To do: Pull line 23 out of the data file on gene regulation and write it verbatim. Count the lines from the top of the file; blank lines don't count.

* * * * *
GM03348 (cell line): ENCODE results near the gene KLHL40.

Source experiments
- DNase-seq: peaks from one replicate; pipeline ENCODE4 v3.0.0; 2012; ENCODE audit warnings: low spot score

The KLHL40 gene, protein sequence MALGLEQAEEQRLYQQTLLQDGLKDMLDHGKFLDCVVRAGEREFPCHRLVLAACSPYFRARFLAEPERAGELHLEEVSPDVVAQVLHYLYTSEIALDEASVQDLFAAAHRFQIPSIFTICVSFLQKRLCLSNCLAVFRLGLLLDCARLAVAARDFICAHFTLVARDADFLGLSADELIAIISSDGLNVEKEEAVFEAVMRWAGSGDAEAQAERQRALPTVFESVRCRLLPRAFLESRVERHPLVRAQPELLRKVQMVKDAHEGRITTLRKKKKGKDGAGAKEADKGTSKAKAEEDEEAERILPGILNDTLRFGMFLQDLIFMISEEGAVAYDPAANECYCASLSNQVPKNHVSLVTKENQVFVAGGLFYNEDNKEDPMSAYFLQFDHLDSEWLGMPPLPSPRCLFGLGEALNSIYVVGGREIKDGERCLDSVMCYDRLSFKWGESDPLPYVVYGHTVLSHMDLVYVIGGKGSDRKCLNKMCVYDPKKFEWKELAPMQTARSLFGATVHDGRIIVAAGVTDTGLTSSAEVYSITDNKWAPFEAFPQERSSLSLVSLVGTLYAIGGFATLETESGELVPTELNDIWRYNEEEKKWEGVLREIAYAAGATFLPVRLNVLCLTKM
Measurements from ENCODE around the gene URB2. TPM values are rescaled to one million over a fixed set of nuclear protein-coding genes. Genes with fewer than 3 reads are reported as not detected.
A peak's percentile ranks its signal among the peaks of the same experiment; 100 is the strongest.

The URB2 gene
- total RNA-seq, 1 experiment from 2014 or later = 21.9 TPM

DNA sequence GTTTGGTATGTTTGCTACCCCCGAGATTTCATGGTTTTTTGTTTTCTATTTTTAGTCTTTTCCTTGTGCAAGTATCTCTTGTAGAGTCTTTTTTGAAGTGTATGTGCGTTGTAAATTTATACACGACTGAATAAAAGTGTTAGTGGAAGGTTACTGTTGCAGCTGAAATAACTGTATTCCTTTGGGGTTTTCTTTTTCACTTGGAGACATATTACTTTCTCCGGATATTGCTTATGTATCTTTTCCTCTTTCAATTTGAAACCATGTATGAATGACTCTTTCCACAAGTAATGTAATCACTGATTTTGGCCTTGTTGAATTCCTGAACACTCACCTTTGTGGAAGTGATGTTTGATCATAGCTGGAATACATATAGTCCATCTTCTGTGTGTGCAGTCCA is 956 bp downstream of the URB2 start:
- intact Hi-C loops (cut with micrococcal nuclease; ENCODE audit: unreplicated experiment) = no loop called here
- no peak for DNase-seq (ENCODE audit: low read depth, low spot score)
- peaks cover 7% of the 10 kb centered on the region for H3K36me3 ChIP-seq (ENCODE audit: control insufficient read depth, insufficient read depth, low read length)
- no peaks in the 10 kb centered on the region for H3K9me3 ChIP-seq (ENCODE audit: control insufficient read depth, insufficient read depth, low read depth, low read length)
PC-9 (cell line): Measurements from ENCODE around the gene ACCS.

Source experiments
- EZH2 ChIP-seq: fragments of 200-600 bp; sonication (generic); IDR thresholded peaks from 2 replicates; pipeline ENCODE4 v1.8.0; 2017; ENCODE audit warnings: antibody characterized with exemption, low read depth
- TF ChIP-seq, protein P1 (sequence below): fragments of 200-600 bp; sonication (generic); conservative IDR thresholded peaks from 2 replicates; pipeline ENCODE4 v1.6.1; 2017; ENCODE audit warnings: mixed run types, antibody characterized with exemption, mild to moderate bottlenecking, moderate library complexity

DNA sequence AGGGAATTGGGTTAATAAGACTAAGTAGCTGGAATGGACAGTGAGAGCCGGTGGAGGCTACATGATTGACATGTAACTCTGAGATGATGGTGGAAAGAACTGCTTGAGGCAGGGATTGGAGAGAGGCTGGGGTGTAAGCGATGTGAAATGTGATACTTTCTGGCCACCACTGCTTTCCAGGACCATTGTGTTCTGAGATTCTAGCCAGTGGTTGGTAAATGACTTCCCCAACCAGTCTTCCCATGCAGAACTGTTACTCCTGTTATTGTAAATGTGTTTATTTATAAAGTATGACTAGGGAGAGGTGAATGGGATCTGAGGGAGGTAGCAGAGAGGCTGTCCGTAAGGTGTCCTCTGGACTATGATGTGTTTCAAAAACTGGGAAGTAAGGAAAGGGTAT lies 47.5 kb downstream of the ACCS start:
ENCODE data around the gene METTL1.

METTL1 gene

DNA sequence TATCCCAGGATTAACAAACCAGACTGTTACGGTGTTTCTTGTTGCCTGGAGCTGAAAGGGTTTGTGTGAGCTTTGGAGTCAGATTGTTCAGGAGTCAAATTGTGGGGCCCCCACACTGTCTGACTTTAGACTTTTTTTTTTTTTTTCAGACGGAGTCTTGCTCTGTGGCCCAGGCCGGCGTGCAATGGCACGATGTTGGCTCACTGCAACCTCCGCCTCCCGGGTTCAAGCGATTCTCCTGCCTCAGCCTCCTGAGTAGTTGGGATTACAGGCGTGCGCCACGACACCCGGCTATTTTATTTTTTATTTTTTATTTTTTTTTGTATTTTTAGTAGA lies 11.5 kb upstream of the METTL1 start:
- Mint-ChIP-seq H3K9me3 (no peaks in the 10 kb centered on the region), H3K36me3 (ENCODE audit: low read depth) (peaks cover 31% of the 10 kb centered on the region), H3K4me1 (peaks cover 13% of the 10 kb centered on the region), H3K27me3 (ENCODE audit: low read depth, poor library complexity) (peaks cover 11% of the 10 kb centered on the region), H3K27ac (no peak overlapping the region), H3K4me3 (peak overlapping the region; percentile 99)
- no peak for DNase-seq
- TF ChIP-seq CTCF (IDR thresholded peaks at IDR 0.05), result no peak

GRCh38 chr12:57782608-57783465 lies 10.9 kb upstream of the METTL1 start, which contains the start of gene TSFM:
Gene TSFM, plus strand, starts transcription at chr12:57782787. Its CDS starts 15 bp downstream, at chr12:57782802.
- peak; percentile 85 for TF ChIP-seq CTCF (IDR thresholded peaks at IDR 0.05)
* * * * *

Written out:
- no peak for DNase-seq